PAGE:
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Recognition Intervention Strategies

Participative Approach to Informal Recognition [2.5.1.a]

Organizations that use informal recognition processes usually use a participative approach. This often involves establishing a committee that represents staff members across the entire organization. Small organizations may find that a single person functioning in each key role is very effective. Leaders are selected as champions of the process and are not always members of management. The most common functions of program leadership are planning and implementation; training; and opportunity and promotion.
  • Planning. Consider the organization's ability to introduce and maintain a prolonged effort and choose leaders or champions for the effort. In most organizations, leaders will need to withstand skepticism from a large portion of staff, as many adults are more accustomed to punishment than rewards in the workplace. Consider the timing and introduction of the process, keeping in mind the organization’s strengths, weaknesses, and organizational goals. 
  • Implementation. Informal recognition exists in various forms, all of which can be utilized by members across all levels of an organization to enforce desired behavior and show appreciation to staff members. While peer-to-peer, top-down, and bottom-up recognition emphasize the direction of the recognition between the employee and his/her peers or supervisor, group and individual recognition specifies the person or people to receive the recognition.
    • Peer-to-peer recognition focuses on building teamwork and cooperation among peers and assists in horizontal communications.
    • Top-down recognition emphasizes the supervisor’s role to provide daily direction and motivation. This is often the most effective starting point for change.
    • Bottom-up recognition removes barriers for creative work and quality efforts and assists in empowerment.
    • Group recognition supports teamwork and task force efforts in which individual performance is not as critical as group performance.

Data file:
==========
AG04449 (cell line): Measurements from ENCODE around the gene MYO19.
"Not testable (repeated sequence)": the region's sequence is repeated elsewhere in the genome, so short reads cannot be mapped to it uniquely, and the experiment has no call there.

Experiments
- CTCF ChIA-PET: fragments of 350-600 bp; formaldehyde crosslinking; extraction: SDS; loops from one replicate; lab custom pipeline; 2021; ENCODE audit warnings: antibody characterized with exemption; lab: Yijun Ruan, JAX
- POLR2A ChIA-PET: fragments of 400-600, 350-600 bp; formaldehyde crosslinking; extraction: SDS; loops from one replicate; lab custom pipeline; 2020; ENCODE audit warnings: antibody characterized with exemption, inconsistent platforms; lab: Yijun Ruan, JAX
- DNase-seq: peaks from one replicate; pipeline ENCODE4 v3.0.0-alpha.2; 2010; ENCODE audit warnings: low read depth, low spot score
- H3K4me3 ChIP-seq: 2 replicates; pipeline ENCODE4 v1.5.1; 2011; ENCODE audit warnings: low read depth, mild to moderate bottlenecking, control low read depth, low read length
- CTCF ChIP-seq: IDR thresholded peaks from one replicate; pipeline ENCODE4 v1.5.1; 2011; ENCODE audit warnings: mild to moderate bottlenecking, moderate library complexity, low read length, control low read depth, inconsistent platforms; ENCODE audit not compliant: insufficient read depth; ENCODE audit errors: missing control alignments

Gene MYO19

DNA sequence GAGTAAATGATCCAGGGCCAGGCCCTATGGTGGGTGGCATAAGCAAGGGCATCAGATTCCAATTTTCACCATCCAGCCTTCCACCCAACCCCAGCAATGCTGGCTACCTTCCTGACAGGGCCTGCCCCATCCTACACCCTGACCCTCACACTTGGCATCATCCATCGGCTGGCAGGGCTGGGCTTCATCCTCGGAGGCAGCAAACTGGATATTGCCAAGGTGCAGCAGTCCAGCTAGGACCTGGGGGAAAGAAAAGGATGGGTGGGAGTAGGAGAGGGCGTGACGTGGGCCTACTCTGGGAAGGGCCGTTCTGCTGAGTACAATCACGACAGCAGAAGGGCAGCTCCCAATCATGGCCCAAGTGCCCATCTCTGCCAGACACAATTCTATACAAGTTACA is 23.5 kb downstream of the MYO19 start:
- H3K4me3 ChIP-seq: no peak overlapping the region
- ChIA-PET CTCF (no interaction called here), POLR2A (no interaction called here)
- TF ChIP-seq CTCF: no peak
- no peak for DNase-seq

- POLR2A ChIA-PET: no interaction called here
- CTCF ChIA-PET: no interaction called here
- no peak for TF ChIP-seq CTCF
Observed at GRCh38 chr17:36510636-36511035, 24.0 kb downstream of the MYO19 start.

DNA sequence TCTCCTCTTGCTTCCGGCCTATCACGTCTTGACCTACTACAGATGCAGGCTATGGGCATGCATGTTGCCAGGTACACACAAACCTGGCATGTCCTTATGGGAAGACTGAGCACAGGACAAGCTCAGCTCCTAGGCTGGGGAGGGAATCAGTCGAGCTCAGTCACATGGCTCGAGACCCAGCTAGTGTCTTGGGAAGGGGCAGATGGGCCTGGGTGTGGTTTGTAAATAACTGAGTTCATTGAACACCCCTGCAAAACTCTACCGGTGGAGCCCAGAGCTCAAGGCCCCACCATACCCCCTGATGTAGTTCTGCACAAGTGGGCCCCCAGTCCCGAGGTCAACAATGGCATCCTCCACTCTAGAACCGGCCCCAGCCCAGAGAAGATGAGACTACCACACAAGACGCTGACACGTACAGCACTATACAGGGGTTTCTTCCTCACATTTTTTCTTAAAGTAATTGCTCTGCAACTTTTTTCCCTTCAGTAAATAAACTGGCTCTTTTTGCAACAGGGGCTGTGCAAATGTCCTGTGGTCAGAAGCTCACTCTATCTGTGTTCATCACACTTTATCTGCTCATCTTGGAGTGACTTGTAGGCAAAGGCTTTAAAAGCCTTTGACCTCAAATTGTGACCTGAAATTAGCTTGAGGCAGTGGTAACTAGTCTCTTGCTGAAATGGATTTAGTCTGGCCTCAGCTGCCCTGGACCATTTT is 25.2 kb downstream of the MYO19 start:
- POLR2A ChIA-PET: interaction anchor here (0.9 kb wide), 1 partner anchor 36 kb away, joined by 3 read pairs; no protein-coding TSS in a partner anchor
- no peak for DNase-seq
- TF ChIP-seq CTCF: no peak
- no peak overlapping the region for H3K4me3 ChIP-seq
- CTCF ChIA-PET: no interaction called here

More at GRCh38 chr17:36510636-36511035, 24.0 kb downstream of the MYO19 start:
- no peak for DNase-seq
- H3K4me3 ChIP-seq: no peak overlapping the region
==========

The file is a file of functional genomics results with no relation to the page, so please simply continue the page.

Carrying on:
• Individual recognition is often an important aspect of the performance appraisal and feedback processes 
  • Training. Training is a key to the success of informal recognition. A simple needs analysis questionnaire completed by a cross-section of the organization can identify areas in which improvement is needed and provide information on the best way to implement the training process. Employee satisfaction surveys can provide an avenue to identify and incorporate employee suggestions. Resources on this topic includes:
A basic informal recognition course should include all staff members; however, supervisors and managers are the key targets for training. Trainers should describe the behavioral science of reward and how it relates to recognition in the workplace (see Philosophies of Motivation [2.5.0.a]). Most training includes brainstorming opportunities to apply informal recognition. Also, role-playing is an effective tool by which to practice giving and receiving recognition. Trainers should develop role plays appropriate for different levels of the organization.
  • Opportunity and Promotion. Program leadership is charged with the task of seeking out and promoting opportunities to use recognition techniques. With little effort, most organizations find dozens of opportunities each week. These range from simply saying “Thanks” to more creative approaches such as “Thank you” message boards, open “Thanks” columns in the newsletter, virtual recognition in email, and recognition post-it notes. Leadership can remind supervisors about opportunities to use the techniques.
    • Research conducted by Dr. Hannah Knudsen and colleagues at the University of Georgia’s Center for Research on Behavioral Health and Human Services Delivery confirms that receptiveness to employee suggestions has a positive impact upon employee burnout and turnover. Employees are less likely to be burned out and more likely to feel committed to their jobs if they believe that their employers: (1) support their ability to work creatively; (2) support employees in developing new ideas; (3) are receptive to ideas, regardless of who in the organization suggests them; and (4) encourage employees to suggest ideas. The researchers suggest that organizations interested in adopting new treatment practices should not attempt to do so by a top-down approach, instead encouraging front-line staff to be involved in evaluating the pros and cons of potential approaches, thus allowing them “ownership” of the new practice. 
    • Encouraging employees to support change and suggest new ways of providing services is one aspect of what Dr. Charles Glisson of the University of Tennessee Children’s Mental Health Research Center calls a “positive organizational culture.” His research in various mental health settings suggests that a positive organizational culture improves retention rates, leads to higher job satisfaction, supports implementation of new treatments, and ultimately improves client satisfaction and treatment outcomes.

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